Through the film, we see Billy (Richard Gere), seemingly thinking back on the other Dylans (Billy is based both on the Dylan who withdrew from the public eye in Woodstock after his motorcycle crash and the older, seldom-seen Dylan). Billy is an aged loner seemingly of the Old West who lives on the edge of a town called Riddle. Billy is first seen waking up to the barking of his dog "Henry", he takes his dog outside and ties his leash to a fence but the dog manages to run away. Billy is then forced to look for her in the woods but does not catch her. Billy then has flashbacks of his past life of the Robbie Clark persona, when his marriage failed. He looks from his stunning mountain view, but catches flashes of unrest a view valleys and catches disturbing glimpses in his mind's eye of Vietnam and other violence, but looks away. Billy later rides out to the gravel highway and runs into his friend Homer, a reference to Dylan's song from "The Basement Tapes", "Open the Door, Homer". Homer is selling some of his old belongings as Billy asks if Homer had seen his dog, which he had not seen. Homer tells Billy that Old Man Pat Garrett is destroying Riddle County, and the suicides of the depressed people as well as murders, amongst them was a young girl named Ms. Henry. Billy then goes to Riddle County to pay his respects to Ms. Henry and Mr. Montgomery for their services. As the townspeople are celebrating Halloween the funeral services are being held outdoors as a band sings "Going to Acapulco" (performed by Jim James and Calexico). After the services Pat Garrett (Bruce Greenwood) arrives and confronts the townspeople. Billy puts on a Halloween mask to disguise himself and tells Garrett to stay clear of Riddle County. Garrett asks what his names is, Billy replies "William"; Garrett then asks him to show him his face, Billy then takes off his mask and reveals himself and is recognized by Garrett (we see a flashback of when Garrett was Keenan Jones). Garrett then orders the authorities to arrest Billy. Billy is then taken to the county jail. Billy escapes from jail with Homer's help and runs to the running trains as Billy catches a ride. Homer stays behind gives his farewell to Billy. As he's on the train he sees his dog Henry chasing after him and he calls for her but doesn't catch up with the train in time, Billy tearfully says "Goodbye my Lady". On the train, Billy finds a dusty old guitar that reads "This Machine kills Fascists", the same guitar he had as Woody Guthrie. Billy then sits in the train and plays the guitar. Billy's final words are "People are always talking about freedom, and how to live a certain way. Course the more you live a certain way the less it feels like freedom. Me? I can change during the course of a day. When I wake I'm one person, when I go to sleep I know for certain I'm somebody else. I don't know who I am most of the time. It's like you got yesterday, today and tomorrow all in the same room. There's no telling what's going to happen". The train then rides off.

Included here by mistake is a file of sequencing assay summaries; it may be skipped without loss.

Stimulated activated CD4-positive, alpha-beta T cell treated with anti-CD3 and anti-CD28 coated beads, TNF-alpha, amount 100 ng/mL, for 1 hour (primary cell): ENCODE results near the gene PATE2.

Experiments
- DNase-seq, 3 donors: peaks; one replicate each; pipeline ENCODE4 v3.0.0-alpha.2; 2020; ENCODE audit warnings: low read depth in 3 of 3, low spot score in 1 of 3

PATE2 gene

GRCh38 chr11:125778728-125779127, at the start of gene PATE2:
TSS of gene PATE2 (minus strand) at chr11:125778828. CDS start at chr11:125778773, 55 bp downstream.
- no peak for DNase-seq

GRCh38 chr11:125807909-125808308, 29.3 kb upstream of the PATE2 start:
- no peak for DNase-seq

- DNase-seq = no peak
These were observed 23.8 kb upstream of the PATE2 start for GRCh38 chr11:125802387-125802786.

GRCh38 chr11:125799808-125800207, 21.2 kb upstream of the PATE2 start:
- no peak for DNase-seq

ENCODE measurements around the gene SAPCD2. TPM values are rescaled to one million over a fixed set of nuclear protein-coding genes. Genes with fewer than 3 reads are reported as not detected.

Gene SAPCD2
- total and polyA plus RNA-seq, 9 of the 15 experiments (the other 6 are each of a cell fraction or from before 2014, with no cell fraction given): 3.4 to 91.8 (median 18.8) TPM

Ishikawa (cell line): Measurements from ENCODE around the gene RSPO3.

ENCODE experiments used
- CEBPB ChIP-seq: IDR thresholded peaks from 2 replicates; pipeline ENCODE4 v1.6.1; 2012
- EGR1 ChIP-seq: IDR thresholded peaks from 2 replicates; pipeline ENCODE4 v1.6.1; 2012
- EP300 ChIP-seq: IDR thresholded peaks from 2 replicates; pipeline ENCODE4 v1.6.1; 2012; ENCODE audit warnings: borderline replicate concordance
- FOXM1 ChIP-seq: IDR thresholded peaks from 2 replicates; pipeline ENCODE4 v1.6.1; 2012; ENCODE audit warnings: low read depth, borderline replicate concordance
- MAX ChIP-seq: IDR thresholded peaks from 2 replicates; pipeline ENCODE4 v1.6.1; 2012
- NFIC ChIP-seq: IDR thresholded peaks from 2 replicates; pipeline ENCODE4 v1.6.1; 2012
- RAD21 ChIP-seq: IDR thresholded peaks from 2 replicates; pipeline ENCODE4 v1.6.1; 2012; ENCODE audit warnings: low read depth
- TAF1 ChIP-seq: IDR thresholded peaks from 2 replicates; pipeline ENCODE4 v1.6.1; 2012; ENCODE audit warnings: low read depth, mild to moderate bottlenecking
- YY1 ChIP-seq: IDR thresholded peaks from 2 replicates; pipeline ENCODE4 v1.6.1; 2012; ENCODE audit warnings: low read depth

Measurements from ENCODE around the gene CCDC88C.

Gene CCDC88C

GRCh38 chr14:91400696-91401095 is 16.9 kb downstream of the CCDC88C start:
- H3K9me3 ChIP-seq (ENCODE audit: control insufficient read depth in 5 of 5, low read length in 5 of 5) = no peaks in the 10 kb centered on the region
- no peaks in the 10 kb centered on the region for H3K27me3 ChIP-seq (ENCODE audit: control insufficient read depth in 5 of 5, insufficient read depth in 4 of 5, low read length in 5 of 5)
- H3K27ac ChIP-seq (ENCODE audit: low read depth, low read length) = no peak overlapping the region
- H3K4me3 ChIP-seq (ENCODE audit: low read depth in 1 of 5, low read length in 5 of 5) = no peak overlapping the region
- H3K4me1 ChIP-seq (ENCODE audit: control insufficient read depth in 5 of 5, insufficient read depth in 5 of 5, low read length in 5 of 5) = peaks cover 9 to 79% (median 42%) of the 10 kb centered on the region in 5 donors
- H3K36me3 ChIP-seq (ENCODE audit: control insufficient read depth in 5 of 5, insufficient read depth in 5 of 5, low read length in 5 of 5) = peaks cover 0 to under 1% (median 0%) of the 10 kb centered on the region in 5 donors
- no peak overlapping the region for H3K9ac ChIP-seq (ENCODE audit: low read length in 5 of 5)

The film ends with a clip of Bob Dylan playing his harmonica from the documentary Eat the Document then the film slowly fades away.